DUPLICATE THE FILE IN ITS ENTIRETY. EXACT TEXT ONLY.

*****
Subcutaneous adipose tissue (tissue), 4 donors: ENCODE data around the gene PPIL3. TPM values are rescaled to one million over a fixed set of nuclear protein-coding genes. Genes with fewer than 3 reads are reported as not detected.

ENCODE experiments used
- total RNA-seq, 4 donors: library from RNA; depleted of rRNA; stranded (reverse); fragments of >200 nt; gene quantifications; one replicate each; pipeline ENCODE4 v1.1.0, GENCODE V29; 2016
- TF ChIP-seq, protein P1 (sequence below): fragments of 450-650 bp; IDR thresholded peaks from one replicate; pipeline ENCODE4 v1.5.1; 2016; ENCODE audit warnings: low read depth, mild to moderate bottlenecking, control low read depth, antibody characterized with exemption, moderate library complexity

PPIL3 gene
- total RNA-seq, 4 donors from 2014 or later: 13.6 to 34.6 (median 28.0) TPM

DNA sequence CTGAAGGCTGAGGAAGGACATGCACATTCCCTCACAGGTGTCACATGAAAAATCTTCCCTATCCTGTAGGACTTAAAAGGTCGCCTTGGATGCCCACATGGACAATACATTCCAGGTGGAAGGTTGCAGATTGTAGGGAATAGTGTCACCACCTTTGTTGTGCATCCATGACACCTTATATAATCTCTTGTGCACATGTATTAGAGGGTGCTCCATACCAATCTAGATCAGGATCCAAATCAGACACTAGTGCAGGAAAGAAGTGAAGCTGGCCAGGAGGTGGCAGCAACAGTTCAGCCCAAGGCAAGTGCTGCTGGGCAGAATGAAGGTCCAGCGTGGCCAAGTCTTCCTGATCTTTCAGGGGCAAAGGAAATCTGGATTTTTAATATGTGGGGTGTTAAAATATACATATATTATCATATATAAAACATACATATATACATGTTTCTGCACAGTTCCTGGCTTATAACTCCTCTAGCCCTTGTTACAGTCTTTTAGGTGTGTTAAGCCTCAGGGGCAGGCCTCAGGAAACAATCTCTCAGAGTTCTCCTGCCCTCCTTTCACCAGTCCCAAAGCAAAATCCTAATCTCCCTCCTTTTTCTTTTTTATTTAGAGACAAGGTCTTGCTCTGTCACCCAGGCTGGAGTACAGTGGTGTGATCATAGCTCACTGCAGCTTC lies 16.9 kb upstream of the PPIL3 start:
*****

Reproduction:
Subcutaneous adipose tissue (tissue), 4 donors: ENCODE data around the gene PPIL3. TPM values are rescaled to one million over a fixed set of nuclear protein-coding genes. Genes with fewer than 3 reads are reported as not detected.

ENCODE experiments used
- total RNA-seq, 4 donors: library from RNA; depleted of rRNA; stranded (reverse); fragments of >200 nt; gene quantifications; one replicate each; pipeline ENCODE4 v1.1.0, GENCODE V29; 2016
- TF ChIP-seq, protein P1 (sequence below): fragments of 450-650 bp; IDR thresholded peaks from one replicate; pipeline ENCODE4 v1.5.1; 2016; ENCODE audit warnings: low read depth, mild to moderate bottlenecking, control low read depth, antibody characterized with exemption, moderate library complexity

PPIL3 gene
- total RNA-seq, 4 donors from 2014 or later: 13.6 to 34.6 (median 28.0) TPM

DNA sequence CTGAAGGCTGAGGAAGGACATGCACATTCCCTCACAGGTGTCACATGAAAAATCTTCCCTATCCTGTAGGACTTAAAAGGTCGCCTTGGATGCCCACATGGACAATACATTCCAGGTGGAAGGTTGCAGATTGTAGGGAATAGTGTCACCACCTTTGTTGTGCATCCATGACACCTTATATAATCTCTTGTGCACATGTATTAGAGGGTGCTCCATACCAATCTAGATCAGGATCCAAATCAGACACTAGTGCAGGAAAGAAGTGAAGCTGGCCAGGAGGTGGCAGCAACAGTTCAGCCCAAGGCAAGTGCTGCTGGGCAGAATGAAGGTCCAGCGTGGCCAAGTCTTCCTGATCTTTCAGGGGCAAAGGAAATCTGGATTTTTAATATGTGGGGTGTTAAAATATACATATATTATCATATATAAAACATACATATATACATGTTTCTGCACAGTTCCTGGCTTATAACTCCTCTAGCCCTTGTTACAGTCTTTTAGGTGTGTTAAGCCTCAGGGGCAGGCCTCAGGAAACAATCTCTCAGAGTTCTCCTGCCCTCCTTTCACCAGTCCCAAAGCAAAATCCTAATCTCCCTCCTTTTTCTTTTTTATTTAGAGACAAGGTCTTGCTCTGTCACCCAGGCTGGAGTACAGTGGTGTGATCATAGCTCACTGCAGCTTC lies 16.9 kb upstream of the PPIL3 start: